The Ride 16 disproves the notion that a shoe needs to be stiff in order to be fast. With only 15.6N of force required to bend the shoe 90-degrees, the Ride 16 is remarkably flexible compared to the average shoe. This allows the shoe to bend with the foot rather than wrestle it in place, making the Ride 16 a forgiving shoe whether we took it for easy or speedy test runs. 

Test results
Ride 16 15.6N
Average 29.3N
We use an average of four tests. The video shows one of those tests.
Compared to 274 running shoes
Number of shoes
2.2N
Stiffness
94.4N

Difference in stiffness in cold

After leaving the shoe in the freezer for twenty minutes, we repeated the stiffness test and found that 20.5N is required to bend the shoe when exposed to cold conditions. This is still an incredibly flexible result that rivals the average shoe at room temperature! As such the Ride 16 will remain pliable and forgiving through even the most frigid runs. 

Like most things, it’s normal for a running shoe to become stiffer in the cold but with only 31.1% loss of flexibility after the freezer, the Ride 16 is significantly more consistent than the average shoe under similar conditions. 

Test results
Ride 16 31.1%
Average 36.3%
Compared to 274 running shoes
Number of shoes
0%
Difference in stiffness in cold
148%

Grip / Traction

The Ride 16’s scored outsole provided us with solid traction over most surfaces while also being grippy and durable enough to have us confidently scampering over mild trails. 

Saucony Ride 16 grip

Size and fit

Toebox width at the widest part

We used our caliper to measure the Ride 16’s toebox and found it to be 97.2 mm at its widest point. This makes the toebox almost exactly as wide as our current lab average. The wide platform and stretchiness of the upper mesh, however, means that the Ride 16 is able to comfortably accommodate runners with broader feet. 

Saucony Ride 16 Toebox width at the widest part
Test results
Ride 16 97.2 mm
Average 98.3 mm
Compared to 292 running shoes
Number of shoes
89.5 mm
Toebox width at the widest part
109.1 mm

Toebox width at the big toe

Moving up to the area around the big toe, we measured the Ride 16’s toebox to be 78.3 mm which is slightly wider than our lab average. This means that we have plenty of room to splay out naturally on landings without experiencing any pesky hotspots or blisters.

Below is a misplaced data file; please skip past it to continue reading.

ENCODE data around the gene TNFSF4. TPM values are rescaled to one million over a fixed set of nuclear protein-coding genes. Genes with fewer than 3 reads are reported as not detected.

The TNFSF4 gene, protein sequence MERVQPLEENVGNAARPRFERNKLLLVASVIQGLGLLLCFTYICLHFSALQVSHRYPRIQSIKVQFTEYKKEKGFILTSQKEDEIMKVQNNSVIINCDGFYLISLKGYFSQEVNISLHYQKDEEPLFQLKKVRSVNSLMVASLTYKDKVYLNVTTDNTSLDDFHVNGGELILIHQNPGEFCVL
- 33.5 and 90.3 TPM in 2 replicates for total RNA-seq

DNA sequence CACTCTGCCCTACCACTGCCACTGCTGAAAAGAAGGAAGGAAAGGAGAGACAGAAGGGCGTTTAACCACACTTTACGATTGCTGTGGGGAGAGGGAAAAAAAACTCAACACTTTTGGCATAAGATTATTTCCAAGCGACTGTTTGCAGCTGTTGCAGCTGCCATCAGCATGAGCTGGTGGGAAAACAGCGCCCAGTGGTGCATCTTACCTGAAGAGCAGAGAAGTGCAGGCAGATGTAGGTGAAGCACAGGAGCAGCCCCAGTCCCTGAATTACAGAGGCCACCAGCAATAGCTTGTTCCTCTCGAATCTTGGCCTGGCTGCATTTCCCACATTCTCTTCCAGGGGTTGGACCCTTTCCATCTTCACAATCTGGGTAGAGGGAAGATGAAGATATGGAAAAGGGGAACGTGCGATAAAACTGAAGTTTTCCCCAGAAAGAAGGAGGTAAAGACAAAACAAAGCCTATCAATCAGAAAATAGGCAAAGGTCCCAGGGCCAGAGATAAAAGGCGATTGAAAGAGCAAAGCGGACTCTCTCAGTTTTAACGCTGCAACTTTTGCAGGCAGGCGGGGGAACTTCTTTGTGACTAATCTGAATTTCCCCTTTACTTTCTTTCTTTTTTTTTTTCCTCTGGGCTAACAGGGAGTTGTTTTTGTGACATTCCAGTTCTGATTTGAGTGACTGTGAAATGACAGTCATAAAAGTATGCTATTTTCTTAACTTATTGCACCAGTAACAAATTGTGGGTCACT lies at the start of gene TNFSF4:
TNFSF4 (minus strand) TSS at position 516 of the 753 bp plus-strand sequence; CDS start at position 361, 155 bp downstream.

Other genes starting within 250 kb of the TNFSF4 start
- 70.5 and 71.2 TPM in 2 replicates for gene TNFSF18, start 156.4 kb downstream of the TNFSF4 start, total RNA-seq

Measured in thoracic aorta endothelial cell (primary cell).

Saucony Ride 16 Toebox width at the big toe
Test results
Ride 16 78.3 mm
Average 78.0 mm
Compared to 166 running shoes
Number of shoes
60.4 mm
Toebox width at the big toe
92.5 mm

Toebox feel

While the upper material is adequately elastic to wrap around and provide a relatively snug lockdown for most foot shapes, narrow-footed runners might experience some foot movement within the shoe on its hefty base. We recommend that those runners look into sizing down slightly as we did find the shoe to run a little long for its size as well (270.9 mm vs the average of 264.4 mm for a US size 9). 

Saucony Ride 16 forefoot

Tongue: gusset type

The Ride 16’s tongue is semi gusseted on both sides, which allows it to wrap around our instep for an even more secure midfoot lockdown. This also meant that we didn’t experience any side-to-side slippage during our test runs. 

Saucony Ride 16 Tongue: gusset type
Test results
Ride 16 Both sides (semi)

Comfort

Tongue padding

At 5.9 mm according to our caliper measurement, the Ride 16’s tongue falls right within the average range for shoes we’ve tested in the lab. This gives us enough padding to achieve a secure midfoot lockdown while avoiding any hint of lace bite. 

Saucony Ride 16 Tongue padding
Test results
Ride 16 5.9 mm
Average 5.6 mm
Compared to 289 running shoes
Number of shoes
0.5 mm
Tongue padding
14.2 mm

Heel tab

The Ride 16 doesn’t feature a heel tab, but the heel counter’s shape and flared “tail” make putting it on and taking it off a breeze. 

Saucony Ride 16 Heel tab
Test results
Ride 16 None

Removable insole

The Ride 16 has a removable insole which makes it compatible with custom orthotics if needed.

Test results
Ride 16 Yes

Misc

Reflective elements

With one speck along the side and three small dots on the rear, the Ride 16’s reflective elements are so minimal we wonder if they were worth including at all. We advise night owls to exercise caution when taking the shoe out for after hours runs. 

Saucony Ride 16 Reflective elements

Saucony Ride 16 dark 2

Test results
Ride 16 Yes